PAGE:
Of Sunlight and Bated Breath
Word Count: 1,579
Warnings: In-Patient AU. Attempted suicide.
Summary: The boy-with-pretty-lips has a voice like a song and, someday, Chanyeol wants to hear him sing. But he’s never been good at sharing, so he waits with bated breath for a day when he can carry the boy in his pocket, whispering sweet songs in his ear, only for him.
A/N: Not my characters.This is unbeta’d. Also, I don’t have any idea how this happened.
**Vietnamese Translation** by cartilage1504
Chanyeol likes to count.
He likes to count the folds in the curtains, the number of cracks in the hard linoleum floor, the number of visitors in the white washed visitation room. He does it quietly, with a small smile on his face that makes the orderlies pat his shoulders and smooth his hair and tell him what a good, patient boy he’s been even as he bounces in his chair.
He doesn’t know what day it is—the characters on the calendar are foreign, not as curved as his native language, and not as pretty as the other language he recognizes but can’t remember why—but he knows that it is the third week of the month.
He knows because the pills in his cup that morning were blue. He’d smiled at the morning nurse and she’d beamed right back at him, because she understood.
It is a blue pill week.
Chanyeol loves blue pill weeks.
The door slides open and his bouncing stops. His smile widens and he wants to stand up and put his arms around the boy-with-pretty-lips as he slides into the seat across from him, but he knows he’s not allowed to. His feet are clasped to the legs of his chair and instead he sprawls forward, stretching his arms across the cool metal of the table, hands reaching, reaching, reaching.
The boy-with-pretty-lips sets down the sweets he’s brought and laughs—his laughter always sounds like sunshine and bells and warm—and takes Chanyeol’s hands in his own.
“You’re happy today,” his visitor says, his smile and eyes so warm that Chanyeol wants to bathe in them, but he just rests his chin on the table and grins back.
He knows that he and the boy-with-pretty-lips have known each other a long time. He knows because the other boy tells him so, tracing his fingers along the lines on Chanyeol’s palms—and sometimes, after a deep breath, he turns the other boy’s hands at traces down the white lines on his wrists too, but his eyes turn dark and heavy and Chanyeol needs his smile like a flower needs the sun so he’s taken to wearing long sleeves during blue-pill weeks.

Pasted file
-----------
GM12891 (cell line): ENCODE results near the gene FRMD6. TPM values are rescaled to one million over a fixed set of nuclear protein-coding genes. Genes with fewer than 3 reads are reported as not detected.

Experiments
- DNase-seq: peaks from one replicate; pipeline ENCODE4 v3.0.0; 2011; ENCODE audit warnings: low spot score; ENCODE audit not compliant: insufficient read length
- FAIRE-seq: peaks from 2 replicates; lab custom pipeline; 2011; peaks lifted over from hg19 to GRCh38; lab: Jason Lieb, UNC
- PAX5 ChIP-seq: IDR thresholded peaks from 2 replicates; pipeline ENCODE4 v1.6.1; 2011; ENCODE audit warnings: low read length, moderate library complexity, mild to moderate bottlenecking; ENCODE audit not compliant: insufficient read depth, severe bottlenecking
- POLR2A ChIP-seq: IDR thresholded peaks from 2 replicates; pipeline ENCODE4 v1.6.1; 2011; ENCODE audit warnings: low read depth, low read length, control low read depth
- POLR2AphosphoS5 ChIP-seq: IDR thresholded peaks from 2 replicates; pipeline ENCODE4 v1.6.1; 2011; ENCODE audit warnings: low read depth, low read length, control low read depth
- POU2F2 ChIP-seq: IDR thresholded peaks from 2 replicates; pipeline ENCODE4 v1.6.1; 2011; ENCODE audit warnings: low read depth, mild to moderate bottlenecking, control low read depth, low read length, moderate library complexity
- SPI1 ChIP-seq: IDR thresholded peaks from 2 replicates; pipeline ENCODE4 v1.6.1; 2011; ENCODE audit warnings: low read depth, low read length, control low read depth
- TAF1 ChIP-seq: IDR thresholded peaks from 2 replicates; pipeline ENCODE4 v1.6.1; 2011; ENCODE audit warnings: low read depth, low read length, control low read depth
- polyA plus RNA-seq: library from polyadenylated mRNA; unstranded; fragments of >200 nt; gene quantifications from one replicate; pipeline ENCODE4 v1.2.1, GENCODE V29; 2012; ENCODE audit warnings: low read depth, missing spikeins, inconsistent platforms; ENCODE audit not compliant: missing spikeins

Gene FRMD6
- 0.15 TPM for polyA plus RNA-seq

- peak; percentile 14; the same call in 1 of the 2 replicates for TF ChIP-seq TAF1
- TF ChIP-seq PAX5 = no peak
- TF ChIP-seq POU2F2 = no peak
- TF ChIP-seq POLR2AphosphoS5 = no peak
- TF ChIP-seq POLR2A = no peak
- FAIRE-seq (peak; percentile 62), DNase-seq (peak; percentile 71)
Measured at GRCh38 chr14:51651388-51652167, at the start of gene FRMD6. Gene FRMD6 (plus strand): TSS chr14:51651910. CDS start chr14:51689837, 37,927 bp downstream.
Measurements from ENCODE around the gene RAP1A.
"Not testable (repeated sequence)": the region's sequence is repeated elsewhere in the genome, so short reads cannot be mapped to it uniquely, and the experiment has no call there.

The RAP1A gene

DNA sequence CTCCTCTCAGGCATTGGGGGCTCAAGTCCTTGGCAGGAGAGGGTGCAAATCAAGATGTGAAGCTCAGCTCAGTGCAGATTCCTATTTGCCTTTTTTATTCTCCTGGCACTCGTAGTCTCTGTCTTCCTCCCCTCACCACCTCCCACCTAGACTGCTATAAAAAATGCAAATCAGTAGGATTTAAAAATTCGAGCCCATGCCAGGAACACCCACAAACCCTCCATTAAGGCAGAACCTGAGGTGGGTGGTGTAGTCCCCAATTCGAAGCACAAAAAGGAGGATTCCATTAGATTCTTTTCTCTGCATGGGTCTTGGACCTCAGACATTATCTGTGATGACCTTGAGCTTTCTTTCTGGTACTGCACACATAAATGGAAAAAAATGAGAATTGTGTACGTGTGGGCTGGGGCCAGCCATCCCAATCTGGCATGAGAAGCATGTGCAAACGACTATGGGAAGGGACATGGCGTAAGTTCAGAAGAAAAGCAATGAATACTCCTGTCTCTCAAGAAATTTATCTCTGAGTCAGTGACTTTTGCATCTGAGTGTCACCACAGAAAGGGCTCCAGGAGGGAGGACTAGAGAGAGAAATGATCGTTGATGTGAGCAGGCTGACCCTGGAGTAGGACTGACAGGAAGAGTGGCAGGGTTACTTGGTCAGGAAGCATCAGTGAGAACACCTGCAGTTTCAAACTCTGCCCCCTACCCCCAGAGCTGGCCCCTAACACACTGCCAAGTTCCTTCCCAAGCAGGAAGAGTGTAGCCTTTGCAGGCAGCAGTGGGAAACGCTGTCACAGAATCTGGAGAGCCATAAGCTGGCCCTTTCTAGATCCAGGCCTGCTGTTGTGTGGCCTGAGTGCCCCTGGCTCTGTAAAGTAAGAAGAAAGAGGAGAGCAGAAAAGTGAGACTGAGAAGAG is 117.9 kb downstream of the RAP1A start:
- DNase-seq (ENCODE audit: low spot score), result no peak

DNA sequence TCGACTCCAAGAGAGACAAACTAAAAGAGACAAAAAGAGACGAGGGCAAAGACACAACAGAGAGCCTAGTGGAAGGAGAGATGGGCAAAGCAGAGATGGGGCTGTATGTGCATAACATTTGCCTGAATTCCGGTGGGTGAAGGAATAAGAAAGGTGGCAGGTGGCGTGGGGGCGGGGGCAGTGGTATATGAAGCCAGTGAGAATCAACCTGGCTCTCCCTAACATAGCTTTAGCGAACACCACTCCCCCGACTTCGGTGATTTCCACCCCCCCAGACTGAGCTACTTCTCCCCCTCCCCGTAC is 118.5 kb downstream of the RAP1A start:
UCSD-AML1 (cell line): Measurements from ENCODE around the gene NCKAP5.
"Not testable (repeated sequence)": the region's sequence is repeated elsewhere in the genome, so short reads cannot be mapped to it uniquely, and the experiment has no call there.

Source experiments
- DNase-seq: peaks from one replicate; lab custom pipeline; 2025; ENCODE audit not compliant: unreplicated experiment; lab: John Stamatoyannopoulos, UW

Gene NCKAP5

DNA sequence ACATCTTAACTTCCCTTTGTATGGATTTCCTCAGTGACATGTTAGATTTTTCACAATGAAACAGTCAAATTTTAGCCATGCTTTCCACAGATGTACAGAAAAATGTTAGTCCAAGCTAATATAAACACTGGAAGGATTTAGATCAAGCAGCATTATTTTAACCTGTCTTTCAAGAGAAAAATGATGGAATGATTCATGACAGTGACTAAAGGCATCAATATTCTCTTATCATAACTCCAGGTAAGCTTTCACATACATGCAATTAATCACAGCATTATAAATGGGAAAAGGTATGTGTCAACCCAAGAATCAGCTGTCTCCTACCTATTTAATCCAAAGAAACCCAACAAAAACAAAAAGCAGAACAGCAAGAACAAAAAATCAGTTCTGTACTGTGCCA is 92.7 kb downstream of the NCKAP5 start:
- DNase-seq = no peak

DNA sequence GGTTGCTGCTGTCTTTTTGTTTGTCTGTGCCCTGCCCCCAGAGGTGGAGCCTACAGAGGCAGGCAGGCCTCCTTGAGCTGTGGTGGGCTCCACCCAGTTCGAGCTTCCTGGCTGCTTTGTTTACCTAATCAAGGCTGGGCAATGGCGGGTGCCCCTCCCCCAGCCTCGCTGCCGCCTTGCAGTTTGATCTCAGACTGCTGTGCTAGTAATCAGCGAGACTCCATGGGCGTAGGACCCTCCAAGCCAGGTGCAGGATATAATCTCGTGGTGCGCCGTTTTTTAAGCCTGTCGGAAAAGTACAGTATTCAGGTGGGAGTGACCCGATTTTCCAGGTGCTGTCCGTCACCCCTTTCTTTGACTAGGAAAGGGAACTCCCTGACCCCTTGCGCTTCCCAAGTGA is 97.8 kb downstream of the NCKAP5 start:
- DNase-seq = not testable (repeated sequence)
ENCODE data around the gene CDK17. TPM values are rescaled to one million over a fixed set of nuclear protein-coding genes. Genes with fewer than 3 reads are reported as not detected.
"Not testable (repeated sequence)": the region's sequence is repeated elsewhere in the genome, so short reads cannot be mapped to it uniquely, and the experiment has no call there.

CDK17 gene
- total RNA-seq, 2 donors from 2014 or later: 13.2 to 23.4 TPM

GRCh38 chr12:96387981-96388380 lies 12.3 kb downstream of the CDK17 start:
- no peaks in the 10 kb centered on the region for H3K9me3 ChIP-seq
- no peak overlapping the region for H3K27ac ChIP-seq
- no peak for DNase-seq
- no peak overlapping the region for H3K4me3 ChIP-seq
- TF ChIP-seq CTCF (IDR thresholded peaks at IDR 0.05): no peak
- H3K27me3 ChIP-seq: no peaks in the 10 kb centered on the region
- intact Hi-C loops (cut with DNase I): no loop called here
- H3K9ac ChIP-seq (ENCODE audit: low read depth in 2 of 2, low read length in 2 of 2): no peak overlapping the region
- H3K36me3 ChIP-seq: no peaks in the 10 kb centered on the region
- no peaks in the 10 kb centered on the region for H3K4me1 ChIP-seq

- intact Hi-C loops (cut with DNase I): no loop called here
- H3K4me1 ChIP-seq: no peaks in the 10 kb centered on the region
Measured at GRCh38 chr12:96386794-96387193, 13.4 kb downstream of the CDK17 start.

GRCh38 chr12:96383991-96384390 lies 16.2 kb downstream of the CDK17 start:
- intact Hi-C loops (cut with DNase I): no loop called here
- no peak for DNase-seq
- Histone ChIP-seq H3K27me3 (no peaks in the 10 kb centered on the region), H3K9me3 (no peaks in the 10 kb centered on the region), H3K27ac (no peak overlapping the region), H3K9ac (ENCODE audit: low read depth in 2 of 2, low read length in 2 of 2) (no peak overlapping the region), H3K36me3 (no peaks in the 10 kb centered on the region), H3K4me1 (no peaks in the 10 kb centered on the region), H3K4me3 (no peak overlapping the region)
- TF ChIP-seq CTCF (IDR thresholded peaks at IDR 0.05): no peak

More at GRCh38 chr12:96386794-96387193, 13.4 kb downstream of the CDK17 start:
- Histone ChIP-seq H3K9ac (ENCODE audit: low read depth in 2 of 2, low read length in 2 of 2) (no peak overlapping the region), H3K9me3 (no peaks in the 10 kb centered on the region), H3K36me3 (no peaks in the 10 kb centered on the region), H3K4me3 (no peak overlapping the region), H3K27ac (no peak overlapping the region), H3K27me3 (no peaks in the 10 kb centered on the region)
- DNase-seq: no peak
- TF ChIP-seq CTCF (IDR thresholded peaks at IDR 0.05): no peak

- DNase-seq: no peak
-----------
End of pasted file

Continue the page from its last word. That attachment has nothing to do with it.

The boy-with-pretty-lips has a voice like a song and, someday, Chanyeol wants to hear him sing. But he’s never been good at sharing, and there are always at least five other visitors, so he waits with bated breath for a day when he can carry the boy in his pocket, whispering sweet songs in his ear, only for him.
It’s a green pill week, and Chanyeol likes those too—but not as much as the blue pill weeks. The boy-with-angry-eyes comes to visit, and even though his face reminds Chanyeol of a dragon about to spit—Do dragons spit? Or do they breathe? They’d have to spit some sort of ignition fluid in order to create a combustible, but is it considered spitting?— his laugh is melodic and his fingers are broad and familiar when they muss the—slightly—shorter man’s hair. He likes these visits because the boy-with-angry-eyes lets Chanyeol tell him all about his world.
The first time he’d come, the younger man had been so excited to talk to anyone that he’d carried on a story for half an hour before getting embarrassed at the undivided attention. The older boy had just patted his hand, and then, with a knowing glint in his eye, asked Chanyeol exactly what violet tasted like—spurring the younger man to continue his story.
The boy-with-angry-eyes always leaves him scraps of paper, smudged ink in characters he can sometimes read—and, seemingly written by other people— and Chanyeol treasures these gifts even after they are taken from him by the orderlies.
Chanyeol hates red pill weeks.
During red pill weeks he receives no visitors, at least, Chanyeol doesn’t consider her a visitor. She sits in his room, taking out the ceiling tiles, de-seaming his pillows. She takes the notes from green pill weeks and the sweets from blue pill weeks and throws them in the bin—unlike the other staffers, who hold on to them for Chanyeol and then slip them in his room as he sleeps—Chanyeol thinks they’re like good fairies in the night, but doesn’t tell them so. It was things like that that brought him here in the first place.